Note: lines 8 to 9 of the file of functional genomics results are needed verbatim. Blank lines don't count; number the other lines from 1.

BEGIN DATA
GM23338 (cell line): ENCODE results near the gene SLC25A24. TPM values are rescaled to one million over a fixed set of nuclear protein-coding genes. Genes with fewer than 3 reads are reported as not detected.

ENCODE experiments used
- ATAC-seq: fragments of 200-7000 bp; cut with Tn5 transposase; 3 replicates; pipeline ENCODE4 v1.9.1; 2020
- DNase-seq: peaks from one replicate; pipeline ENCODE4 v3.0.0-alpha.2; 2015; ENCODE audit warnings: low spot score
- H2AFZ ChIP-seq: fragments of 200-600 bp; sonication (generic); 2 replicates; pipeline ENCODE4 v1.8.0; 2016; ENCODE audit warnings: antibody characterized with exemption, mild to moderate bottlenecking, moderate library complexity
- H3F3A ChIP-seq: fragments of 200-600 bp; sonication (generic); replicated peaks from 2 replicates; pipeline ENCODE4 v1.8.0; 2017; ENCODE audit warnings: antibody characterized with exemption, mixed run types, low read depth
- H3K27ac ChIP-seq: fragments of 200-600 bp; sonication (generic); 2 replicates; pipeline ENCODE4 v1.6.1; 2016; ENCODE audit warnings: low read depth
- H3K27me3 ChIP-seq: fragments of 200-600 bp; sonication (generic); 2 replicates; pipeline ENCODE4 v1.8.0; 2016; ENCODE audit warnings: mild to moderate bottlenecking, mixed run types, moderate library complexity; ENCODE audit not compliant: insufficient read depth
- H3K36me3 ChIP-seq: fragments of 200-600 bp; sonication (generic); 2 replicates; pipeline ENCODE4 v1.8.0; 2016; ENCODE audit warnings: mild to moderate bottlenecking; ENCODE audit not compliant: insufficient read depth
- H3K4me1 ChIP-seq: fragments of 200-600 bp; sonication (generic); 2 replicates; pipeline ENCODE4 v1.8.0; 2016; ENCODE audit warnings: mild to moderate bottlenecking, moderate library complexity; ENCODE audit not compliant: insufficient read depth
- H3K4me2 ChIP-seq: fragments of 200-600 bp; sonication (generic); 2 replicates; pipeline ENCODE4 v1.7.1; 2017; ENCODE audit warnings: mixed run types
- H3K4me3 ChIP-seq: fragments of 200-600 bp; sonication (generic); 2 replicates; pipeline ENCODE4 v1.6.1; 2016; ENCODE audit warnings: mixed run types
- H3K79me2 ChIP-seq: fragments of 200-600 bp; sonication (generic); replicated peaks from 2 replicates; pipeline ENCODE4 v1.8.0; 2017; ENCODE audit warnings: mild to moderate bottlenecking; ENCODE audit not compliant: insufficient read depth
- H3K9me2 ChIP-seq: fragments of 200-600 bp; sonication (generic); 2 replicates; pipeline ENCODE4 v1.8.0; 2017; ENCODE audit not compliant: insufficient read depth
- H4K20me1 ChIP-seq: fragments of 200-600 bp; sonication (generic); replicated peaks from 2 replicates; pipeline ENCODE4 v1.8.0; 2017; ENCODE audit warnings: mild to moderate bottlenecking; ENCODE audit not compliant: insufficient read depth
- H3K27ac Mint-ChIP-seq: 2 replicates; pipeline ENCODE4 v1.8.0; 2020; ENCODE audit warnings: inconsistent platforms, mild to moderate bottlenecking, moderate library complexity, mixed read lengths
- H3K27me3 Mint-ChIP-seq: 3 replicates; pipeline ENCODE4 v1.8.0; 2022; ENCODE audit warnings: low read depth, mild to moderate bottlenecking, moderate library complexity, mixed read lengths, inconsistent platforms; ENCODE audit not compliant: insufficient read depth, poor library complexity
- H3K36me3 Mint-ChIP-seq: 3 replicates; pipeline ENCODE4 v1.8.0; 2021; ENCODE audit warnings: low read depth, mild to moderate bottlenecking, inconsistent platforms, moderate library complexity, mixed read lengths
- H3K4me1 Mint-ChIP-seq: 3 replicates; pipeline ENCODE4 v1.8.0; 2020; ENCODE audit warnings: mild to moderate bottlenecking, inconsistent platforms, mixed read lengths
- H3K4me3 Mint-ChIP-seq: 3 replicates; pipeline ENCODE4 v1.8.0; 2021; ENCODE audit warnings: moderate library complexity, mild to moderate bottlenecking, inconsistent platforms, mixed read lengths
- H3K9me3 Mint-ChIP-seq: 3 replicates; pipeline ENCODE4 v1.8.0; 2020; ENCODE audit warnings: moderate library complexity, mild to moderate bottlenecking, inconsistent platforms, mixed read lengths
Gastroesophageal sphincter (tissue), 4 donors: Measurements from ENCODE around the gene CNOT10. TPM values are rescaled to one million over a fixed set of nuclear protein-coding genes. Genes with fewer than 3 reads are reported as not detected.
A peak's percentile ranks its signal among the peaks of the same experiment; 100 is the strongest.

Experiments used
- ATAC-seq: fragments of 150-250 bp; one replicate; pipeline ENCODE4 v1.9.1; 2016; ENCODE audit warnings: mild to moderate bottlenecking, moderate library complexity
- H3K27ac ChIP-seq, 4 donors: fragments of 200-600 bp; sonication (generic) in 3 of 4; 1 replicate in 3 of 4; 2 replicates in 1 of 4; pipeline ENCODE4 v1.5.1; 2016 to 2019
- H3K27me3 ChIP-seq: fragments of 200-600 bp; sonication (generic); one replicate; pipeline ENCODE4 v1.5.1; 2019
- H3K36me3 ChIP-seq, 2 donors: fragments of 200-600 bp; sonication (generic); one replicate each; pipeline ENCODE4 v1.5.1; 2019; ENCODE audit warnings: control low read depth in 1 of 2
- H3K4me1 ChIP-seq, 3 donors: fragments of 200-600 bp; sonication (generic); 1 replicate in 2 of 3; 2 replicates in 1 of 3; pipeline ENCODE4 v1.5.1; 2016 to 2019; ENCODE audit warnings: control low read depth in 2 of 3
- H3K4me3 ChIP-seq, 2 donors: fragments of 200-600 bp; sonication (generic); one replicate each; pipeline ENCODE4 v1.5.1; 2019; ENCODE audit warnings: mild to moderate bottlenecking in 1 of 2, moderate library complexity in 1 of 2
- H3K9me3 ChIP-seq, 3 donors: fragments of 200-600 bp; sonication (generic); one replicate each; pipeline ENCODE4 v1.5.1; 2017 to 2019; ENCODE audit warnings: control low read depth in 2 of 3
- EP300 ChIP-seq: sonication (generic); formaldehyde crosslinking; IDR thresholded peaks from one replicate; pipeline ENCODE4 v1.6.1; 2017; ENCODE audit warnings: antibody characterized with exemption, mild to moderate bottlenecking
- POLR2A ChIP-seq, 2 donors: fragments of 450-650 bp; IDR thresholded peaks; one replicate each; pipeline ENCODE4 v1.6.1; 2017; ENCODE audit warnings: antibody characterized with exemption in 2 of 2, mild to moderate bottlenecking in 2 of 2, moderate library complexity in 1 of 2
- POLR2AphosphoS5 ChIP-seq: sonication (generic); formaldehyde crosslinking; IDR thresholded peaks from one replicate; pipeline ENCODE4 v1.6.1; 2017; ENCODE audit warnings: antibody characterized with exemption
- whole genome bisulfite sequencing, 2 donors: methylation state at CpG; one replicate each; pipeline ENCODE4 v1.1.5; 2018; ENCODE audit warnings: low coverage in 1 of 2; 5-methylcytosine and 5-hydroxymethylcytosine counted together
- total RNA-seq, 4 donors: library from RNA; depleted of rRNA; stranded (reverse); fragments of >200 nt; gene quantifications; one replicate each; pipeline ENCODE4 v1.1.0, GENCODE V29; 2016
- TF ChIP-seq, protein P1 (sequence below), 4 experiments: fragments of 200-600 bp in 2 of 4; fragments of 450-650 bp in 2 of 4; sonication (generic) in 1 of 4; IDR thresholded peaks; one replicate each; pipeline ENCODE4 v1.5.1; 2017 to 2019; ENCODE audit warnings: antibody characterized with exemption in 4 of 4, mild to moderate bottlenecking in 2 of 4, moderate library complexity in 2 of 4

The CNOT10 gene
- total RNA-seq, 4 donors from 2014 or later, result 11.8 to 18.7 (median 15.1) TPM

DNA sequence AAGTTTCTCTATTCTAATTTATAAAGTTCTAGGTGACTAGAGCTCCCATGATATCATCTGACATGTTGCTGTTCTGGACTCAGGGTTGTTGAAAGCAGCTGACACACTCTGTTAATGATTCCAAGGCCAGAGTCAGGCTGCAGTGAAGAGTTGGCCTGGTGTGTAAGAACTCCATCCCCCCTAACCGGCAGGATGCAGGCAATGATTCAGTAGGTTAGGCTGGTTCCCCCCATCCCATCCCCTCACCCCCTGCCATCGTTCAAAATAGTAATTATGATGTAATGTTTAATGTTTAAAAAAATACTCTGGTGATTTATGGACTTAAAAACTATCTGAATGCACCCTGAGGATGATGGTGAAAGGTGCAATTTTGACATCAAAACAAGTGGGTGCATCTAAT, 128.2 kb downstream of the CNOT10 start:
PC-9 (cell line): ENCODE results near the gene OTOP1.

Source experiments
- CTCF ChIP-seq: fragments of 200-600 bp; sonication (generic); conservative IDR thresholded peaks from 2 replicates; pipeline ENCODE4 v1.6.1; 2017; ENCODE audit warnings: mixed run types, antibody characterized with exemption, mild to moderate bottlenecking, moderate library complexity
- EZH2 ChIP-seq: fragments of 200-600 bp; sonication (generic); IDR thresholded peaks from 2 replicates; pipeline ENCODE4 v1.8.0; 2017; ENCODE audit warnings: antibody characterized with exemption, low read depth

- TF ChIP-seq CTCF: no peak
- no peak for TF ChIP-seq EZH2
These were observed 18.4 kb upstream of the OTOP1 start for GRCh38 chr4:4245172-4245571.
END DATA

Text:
- H3K27me3 ChIP-seq: fragments of 200-600 bp; sonication (generic); 2 replicates; pipeline ENCODE4 v1.8.0; 2016; ENCODE audit warnings: mild to moderate bottlenecking, mixed run types, moderate library complexity; ENCODE audit not compliant: insufficient read depth
- H3K36me3 ChIP-seq: fragments of 200-600 bp; sonication (generic); 2 replicates; pipeline ENCODE4 v1.8.0; 2016; ENCODE audit warnings: mild to moderate bottlenecking; ENCODE audit not compliant: insufficient read depth